Nearly 42 percent of Dominicans are between the ages of 0–24.1 The infant mortality rate is 10.6 deaths per 1,000 live births.2 UNICEF identifies several child populations in Dominica as vulnerable: children living in single mother households — particularly when the mother is engaged is harmful male relationships, children in abusive or dysfunctional households, pregnant adolescents, children in some form of alternative residential care facility and migrant populations.3 39 percent of households are led by a woman, and are more likely to be impoverished than households led by men.4 Primary schooling lasts eight years, and the two years of secondary education that follow are completed at state schools. Students intending to attend university can complete their schooling through the 12th grade level via a private Read More school, and are all located in urban, wealthy areas on the island.5 Show Less

Environment

Dominica is party to a number of environmental policies, including international agreements on biodiversity, endangered species, desertification, climate change, environmental modification, whaling, and ship pollution.1 60 percent of Dominica is covered by forest, and the nation is home to the second-largest thermally active lake in the world, Boiling Lake.2 Agrochemical pollution, as well as pollution from untreated sewage, soil erosion and pollution of the coastal zone are some of the primary environmental concerns in the nation.3

Family

There are no official statistics available on domestic violence in Dominica. The infant mortality rate is 10 deaths for every 1,000 live births.1 Families led by single mothers are more prone to poverty, and 39 percent of households in Dominica are led by women.2

Human Rights

The condition of human rights in Dominica is fairly stable; elections are viewed as free and fair, and there are few to no reports on local security forces abusing their authority. Authorities that did abuse their power were punished.1 The constitution provides for fair and public trials of those charged with a crime.2 Victims of human rights violations can appeal to the Inter-American Commission on Human Rights for their case to be heard.3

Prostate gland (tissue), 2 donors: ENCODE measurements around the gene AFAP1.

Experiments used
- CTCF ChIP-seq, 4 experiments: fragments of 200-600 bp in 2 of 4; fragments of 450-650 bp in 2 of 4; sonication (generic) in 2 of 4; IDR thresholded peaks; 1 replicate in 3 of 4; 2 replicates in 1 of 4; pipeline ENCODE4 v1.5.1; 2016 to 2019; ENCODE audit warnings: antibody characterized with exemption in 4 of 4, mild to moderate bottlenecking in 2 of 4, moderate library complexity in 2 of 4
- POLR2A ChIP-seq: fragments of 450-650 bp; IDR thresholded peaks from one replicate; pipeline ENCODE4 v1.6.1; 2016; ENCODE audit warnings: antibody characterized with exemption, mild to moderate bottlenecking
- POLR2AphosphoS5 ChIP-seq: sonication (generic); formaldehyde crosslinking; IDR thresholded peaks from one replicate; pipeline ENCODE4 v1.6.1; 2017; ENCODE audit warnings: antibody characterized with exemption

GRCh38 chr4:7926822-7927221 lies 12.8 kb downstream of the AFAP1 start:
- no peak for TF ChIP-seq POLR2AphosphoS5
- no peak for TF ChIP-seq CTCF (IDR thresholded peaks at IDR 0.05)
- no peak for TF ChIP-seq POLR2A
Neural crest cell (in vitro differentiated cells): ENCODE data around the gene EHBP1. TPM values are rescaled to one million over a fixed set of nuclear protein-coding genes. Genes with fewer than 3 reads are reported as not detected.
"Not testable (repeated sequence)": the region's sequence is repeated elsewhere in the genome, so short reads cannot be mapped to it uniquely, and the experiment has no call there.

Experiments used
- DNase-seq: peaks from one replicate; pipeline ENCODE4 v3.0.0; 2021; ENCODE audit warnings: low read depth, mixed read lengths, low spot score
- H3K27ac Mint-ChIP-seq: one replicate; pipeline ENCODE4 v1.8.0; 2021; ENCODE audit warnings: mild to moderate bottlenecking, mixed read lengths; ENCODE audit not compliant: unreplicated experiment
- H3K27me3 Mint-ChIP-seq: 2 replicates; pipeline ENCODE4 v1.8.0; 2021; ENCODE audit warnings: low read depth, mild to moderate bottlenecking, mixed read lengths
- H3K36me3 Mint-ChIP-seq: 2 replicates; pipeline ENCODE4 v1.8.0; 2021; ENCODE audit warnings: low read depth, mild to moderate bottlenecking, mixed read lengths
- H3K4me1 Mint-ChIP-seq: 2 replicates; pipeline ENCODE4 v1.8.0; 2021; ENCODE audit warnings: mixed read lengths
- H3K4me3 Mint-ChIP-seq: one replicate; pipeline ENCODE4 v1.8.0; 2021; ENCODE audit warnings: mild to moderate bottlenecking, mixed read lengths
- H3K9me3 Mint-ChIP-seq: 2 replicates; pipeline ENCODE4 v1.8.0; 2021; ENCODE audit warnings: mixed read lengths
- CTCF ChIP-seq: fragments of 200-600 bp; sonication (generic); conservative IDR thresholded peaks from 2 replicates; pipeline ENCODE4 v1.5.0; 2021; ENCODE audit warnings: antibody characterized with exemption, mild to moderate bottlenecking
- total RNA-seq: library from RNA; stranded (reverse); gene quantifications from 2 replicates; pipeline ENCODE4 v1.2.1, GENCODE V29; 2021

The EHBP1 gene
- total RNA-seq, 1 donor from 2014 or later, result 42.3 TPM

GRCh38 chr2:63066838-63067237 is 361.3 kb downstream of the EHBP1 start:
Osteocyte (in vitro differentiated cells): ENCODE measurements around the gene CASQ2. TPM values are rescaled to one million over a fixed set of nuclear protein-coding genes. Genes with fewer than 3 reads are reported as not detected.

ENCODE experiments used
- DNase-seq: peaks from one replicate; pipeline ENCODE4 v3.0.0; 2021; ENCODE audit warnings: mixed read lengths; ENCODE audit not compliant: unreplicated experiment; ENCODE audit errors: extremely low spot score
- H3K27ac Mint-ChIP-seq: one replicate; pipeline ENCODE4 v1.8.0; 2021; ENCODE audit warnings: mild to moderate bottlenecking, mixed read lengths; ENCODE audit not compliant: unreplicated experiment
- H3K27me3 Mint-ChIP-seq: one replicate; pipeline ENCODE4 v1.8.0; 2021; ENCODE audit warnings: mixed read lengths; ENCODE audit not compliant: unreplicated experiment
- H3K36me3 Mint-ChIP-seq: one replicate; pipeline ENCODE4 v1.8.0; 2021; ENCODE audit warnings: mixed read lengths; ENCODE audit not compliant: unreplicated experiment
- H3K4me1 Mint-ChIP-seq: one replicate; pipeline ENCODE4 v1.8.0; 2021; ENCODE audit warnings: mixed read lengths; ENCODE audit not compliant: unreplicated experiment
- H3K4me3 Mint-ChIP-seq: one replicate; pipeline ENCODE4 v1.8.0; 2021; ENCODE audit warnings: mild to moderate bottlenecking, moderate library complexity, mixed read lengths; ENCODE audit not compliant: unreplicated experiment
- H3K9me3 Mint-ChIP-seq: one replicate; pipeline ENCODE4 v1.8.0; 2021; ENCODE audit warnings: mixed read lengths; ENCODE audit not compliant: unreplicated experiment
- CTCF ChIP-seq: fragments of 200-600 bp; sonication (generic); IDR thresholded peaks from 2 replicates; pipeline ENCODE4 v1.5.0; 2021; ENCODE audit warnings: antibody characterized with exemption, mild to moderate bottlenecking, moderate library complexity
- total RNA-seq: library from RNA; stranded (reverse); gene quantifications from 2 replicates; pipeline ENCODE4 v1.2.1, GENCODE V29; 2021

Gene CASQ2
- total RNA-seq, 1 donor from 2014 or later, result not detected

Poverty

28 percent of the population is below the poverty line, and the unemployment rate is 23 percent.1 49 percent of the native Kalingo population is under the poverty line; the Kalingo are the sole remaining pre-Columbian population left in the Caribbean region.2 18.9 percent of the population lacks access to modern sanitation facilities.3

Religion

Dominica is predominantly Catholic, with 61.4 percent of the population claiming Catholicism as their faith. 28.6 percent identify as Protestant, 1.3 percent are Rastafarian, 1.2 percent identify as Jehovah’s Witness, 0.3 percent identify as other, 6.1 percent as none, and 1.1 percent are unspecified.1 The Dominican constitution recognizes its citizens’ rights to religious freedom, and the government upholds this principle.2

Clean Water

4 percent of the Dominican population lacks access to water from an improved water source, and 18.9 percent lacks access to modern sanitation facilities.1 Fresh water shortages and untreated sewage are a couple of the nation’s environmental concerns.2

Animals

Dominica is home to the agouti and the manicou, as well as a 179 species of birds, the Lesser Antillean Iguana, sea turtles and a number of kinds of snakes and crabs. Sperm whales are also known to frequent the waters around Dominica, alongside 45 species of fish.1 The nation is party to international environmental agreements on biodiversity and endangered species.2

Dominica